Cellular and molecular studies of the effects of a selective COX-2 inhibitor celecoxib in the cardiac cell line H9c2 and their correlation with death mechanisms.
Brazilian Journal of Medical and Biological Research, January 2014
K.K. Sakane, C.J. Monteiro, W. Silva, A.R. Silva, P.M. Santos, K.F. Lima, K.C.M. Moraes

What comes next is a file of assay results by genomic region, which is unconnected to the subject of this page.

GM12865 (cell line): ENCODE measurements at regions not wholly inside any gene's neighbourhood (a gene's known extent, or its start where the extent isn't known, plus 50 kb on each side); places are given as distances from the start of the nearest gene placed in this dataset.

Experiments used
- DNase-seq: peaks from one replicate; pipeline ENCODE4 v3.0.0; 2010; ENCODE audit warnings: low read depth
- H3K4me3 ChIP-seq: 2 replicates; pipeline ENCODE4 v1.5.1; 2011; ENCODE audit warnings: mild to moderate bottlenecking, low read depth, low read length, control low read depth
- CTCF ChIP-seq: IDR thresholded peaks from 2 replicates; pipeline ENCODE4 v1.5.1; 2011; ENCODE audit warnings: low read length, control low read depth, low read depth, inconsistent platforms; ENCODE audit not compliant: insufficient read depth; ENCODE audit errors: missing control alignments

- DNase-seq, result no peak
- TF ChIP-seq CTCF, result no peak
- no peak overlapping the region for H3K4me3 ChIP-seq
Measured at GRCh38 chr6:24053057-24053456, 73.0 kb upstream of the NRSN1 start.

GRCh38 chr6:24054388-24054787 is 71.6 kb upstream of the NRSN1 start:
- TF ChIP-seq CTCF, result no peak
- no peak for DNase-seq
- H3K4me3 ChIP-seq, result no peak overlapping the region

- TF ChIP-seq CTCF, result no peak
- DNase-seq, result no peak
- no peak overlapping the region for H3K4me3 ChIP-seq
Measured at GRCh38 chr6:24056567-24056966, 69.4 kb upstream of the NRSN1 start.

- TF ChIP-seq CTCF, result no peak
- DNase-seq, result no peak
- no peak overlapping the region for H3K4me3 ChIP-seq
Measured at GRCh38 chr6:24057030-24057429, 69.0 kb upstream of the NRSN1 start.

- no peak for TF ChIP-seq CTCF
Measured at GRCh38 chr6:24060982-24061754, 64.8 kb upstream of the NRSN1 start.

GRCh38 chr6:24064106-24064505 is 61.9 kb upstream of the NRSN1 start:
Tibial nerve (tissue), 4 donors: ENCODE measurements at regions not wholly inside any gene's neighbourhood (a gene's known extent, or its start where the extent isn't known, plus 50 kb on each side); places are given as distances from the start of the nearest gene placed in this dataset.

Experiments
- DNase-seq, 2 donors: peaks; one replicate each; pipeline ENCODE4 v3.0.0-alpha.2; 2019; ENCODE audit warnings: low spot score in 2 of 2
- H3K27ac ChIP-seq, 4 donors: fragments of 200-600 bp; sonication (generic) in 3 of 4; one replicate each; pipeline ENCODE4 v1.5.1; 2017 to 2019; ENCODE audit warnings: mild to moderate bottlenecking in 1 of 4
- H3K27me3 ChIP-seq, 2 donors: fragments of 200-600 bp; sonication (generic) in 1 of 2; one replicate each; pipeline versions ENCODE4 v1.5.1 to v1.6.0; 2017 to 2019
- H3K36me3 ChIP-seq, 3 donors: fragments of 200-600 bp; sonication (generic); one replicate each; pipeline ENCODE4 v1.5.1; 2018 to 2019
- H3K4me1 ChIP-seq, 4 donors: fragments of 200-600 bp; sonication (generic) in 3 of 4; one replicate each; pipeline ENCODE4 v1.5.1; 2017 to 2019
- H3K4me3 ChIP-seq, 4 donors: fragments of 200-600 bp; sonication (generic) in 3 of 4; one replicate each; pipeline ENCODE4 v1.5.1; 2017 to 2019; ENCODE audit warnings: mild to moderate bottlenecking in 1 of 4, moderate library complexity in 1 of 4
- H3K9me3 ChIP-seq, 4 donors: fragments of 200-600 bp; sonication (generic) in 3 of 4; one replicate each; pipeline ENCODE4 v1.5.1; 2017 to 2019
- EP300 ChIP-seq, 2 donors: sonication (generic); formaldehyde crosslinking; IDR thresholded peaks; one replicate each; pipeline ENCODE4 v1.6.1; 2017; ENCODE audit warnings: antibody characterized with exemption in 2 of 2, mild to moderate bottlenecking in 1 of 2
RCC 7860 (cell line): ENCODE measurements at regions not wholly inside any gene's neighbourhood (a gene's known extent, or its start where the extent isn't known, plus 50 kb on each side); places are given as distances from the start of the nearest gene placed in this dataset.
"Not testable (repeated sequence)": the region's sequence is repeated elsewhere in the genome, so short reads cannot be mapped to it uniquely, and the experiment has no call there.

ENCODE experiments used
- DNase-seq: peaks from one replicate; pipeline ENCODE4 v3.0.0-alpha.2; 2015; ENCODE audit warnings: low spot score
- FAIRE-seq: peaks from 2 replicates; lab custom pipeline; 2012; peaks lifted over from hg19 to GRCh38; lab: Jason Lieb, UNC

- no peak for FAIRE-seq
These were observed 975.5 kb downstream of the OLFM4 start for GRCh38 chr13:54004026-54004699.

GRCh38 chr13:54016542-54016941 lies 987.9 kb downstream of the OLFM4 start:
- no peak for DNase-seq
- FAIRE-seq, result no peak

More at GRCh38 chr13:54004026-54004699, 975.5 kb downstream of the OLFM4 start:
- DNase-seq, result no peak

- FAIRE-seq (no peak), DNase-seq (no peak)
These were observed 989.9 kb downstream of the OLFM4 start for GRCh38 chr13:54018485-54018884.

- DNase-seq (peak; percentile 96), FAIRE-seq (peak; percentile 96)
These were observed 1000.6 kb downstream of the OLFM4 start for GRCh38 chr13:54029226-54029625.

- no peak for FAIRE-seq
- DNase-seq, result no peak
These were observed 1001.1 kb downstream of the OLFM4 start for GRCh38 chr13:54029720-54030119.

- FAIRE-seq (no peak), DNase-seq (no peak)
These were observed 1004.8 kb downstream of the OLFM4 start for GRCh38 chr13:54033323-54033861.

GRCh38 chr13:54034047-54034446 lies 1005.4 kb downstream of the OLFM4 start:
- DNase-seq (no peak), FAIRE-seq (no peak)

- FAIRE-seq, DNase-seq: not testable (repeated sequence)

Cardiovascular disease is one of the leading causes of death worldwide, and evidence indicates a correlation between the inflammatory process and cardiac dysfunction. Selective inhibitors of cyclooxygenase-2 (COX-2) enzyme are not recommended for long-term use because of potentially severe side effects to the heart. Considering this and the frequent prescribing of commercial celecoxib, the present study analyzed cellular and molecular effects of 1 and 10 µM celecoxib in a cell culture model. After a 24-h incubation, celecoxib reduced cell viability in a dose-dependent manner as also demonstrated in MTT assays. Furthermore, reverse transcription-polymerase chain reaction analysis showed that the drug modulated the expression level of genes related to death pathways, and Western blot analyses demonstrated a modulatory effect of the drug on COX-2 protein levels in cardiac cells. In addition, the results demonstrated a downregulation of prostaglandin E2 production by the cardiac cells incubated with celecoxib, in a dose-specific manner. These results are consistent with the decrease in cell viability and the presence of necrotic processes shown by Fourier transform infrared analysis, suggesting a direct correlation of prostanoids in cellular homeostasis and survival.
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